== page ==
Take a picture. We all have cell phones. Use them. And call 911. If by chance they are just in the basement or you see them in the backyard, just call back and say you have located them.
These agencies get paid to do what they do, and that includes looking for wandering dementia patients, or anybody that is missing for that matter.
Make sure you tell the officers what your loved one likes to be called. If his name is Robert, but he goes by Bob, tell them. If her name is Mary, but everyone calls her Granny...tell them.
The one thing a dementia patient does not want to hear is Sir or Mam coming from a complete stranger in uniform. They want to be politically correct, but that is not the time.
If your loved one doesn't wander, that means they haven't yet. There is always that chance. Just because they haven't doesn't mean they won't.
And if they have, that doesn't mean they won't again. And this wandering thing can occur anywhere in a split second. In a grocery store, a bank, a mall, church, a facility, and yes, even from home.
Be alert. Be vigilant. No one likes our elderly or dementia patients to be compared to children, but you lose one and they indeed have that effect.
It is like I said as if one of your children is missing. The time to panic is after you call 911. They will ask where they might be, because they don't understand dementia.
There is no place they might be. Even if they had a certain place in mind they were going to, they would never get there.
I once found a 86 year old gentleman who had just drove right through huge entrance gates to a luxury golf course. He was at the clubhouse, in his vehicle going round, and round, and round.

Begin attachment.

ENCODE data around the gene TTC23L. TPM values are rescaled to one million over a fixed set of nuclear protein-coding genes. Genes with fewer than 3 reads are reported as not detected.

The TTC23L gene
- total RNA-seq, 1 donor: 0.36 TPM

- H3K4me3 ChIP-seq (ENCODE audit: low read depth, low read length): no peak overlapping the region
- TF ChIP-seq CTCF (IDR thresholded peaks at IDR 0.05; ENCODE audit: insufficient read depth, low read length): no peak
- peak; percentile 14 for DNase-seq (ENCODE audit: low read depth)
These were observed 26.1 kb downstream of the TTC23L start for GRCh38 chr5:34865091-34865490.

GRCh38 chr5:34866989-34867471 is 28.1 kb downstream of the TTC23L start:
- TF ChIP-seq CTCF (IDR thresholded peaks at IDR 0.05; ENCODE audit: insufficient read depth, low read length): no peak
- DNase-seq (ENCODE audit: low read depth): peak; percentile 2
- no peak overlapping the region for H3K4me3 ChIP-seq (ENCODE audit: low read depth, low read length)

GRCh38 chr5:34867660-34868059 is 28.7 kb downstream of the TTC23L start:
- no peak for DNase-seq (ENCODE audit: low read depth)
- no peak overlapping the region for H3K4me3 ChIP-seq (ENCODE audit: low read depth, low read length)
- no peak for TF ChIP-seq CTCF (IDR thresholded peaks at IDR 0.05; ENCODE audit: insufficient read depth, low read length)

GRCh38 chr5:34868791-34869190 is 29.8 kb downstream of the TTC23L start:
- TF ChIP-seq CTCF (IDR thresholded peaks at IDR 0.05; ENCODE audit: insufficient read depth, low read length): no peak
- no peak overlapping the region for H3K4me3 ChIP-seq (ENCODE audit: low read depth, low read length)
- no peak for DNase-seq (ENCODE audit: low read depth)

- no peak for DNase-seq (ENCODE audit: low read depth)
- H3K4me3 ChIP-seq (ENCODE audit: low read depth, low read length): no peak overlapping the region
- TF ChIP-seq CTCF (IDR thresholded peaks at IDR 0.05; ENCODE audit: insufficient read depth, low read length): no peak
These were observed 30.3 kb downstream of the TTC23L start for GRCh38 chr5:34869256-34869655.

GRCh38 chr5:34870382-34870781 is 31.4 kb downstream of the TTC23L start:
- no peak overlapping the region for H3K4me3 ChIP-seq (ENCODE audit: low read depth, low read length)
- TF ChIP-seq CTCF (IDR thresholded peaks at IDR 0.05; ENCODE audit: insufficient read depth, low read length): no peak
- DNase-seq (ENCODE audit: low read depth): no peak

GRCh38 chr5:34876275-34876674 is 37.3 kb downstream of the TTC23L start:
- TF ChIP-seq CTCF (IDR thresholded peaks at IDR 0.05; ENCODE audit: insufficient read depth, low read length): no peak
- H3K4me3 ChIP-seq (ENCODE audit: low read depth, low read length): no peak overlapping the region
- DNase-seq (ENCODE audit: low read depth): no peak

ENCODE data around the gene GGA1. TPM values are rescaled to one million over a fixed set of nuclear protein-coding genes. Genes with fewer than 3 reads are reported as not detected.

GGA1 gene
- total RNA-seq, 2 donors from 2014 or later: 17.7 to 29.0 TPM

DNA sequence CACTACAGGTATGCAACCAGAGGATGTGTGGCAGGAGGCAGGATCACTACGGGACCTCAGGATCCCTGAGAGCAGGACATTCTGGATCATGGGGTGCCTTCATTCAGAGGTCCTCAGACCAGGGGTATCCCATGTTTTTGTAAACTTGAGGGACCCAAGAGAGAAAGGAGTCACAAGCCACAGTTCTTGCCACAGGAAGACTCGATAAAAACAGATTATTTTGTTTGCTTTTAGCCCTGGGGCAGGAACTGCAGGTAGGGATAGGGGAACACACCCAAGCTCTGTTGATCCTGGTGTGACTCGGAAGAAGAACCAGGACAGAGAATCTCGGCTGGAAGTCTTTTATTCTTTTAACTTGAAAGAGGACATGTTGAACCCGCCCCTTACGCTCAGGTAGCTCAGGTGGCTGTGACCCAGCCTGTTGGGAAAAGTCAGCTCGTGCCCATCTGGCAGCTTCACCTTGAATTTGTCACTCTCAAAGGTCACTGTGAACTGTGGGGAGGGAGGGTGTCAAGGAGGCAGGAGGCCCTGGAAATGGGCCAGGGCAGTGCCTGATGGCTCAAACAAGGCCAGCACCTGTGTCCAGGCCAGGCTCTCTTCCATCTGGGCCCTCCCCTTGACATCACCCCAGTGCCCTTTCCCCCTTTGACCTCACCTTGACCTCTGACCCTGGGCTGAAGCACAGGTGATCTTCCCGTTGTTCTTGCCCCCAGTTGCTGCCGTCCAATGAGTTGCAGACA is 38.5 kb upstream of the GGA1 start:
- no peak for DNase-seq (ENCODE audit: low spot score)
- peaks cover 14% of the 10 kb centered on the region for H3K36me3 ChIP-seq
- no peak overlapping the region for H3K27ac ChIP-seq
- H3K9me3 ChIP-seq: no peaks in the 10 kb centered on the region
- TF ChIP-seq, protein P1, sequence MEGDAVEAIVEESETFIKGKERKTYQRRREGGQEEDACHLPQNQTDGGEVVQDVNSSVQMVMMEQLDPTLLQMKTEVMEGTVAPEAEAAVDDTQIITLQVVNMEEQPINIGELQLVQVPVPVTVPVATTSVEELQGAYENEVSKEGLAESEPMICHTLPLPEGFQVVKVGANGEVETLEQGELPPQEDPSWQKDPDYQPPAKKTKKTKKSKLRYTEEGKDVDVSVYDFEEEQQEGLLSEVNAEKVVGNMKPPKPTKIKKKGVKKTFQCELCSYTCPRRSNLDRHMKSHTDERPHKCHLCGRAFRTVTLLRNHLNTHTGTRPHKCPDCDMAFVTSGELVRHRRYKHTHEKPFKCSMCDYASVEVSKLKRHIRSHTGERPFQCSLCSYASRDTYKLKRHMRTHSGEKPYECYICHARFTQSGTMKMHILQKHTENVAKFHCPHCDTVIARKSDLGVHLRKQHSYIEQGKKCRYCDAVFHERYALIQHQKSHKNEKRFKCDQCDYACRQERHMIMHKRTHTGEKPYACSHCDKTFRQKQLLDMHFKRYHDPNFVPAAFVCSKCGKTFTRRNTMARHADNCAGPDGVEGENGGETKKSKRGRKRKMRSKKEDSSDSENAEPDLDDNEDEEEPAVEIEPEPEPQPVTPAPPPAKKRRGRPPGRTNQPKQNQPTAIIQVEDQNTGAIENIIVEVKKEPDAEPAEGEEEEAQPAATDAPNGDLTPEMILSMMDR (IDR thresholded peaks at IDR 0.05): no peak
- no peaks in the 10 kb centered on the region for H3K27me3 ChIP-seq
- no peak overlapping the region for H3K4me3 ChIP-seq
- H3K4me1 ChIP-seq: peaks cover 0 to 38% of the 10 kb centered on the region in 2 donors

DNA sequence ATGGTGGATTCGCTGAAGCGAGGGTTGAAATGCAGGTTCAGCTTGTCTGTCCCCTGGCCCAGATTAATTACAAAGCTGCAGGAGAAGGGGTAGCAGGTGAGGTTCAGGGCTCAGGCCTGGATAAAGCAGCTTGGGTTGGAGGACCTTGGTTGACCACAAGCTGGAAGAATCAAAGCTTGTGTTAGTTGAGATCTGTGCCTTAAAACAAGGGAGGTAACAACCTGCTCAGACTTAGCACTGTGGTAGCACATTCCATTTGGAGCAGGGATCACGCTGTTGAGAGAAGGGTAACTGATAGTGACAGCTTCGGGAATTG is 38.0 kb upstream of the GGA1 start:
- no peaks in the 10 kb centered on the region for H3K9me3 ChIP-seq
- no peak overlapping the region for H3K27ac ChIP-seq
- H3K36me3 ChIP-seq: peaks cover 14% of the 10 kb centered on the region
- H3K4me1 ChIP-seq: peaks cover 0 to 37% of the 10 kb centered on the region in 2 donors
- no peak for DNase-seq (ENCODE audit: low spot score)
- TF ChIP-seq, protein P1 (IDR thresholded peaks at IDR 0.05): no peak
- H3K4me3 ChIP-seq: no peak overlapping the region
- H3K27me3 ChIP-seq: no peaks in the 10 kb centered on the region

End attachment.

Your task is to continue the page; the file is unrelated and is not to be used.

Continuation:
I had to get the vehicle stopped, and you can imagine what kind of state he was in. He had was from a town three hours away but had been missing for five hours.
It's impossible to know where he had been. I contacted an emergency number he had in his wallet, and the family were on their way. But that was at least a three hour drive.
So I had the daughter tell me everything she could about her Dad. What he liked, what he used to do, what he liked to be called, I also wanted in detail about his wife, and other family members.
I had to talk to this gentleman as if I had known him for years. It all ended well, but could have easily been a disaster. And I am sure to this day, that what took place here would not be considered a success to the family who had to live the nightmare of Dad wandering off, in his car, no less.
Dementia patients will drive away. You never know when. You never know why. Most people think of wandering as if they just wandered off. They can, but they can also "wander off" hundreds of miles away.
Driving is sometimes one of the last things a dementia patient loses. The ability to drive. And for whatever reason the family hasn't done anything to try to stop this.
They don't want to be the bad guy and take Dad's last thing he can do away. The taking of ones drivers license is a topic for another day, just know that they can and do drive hundreds of miles, in no particular pattern.
What law enforcement does it take the time they have been missing, and if it involves a vehicle, they multiply the number of minutes or hours they have been gone by 60 miles an hour.
Then they will inform all the other law enforcement agencies in that circle that they have made...Three hours, would include a circumference of 180 miles from their last known location. Which sometimes isn't known either.
They have to assume that your loved one is on the highway, not just joy riding around town.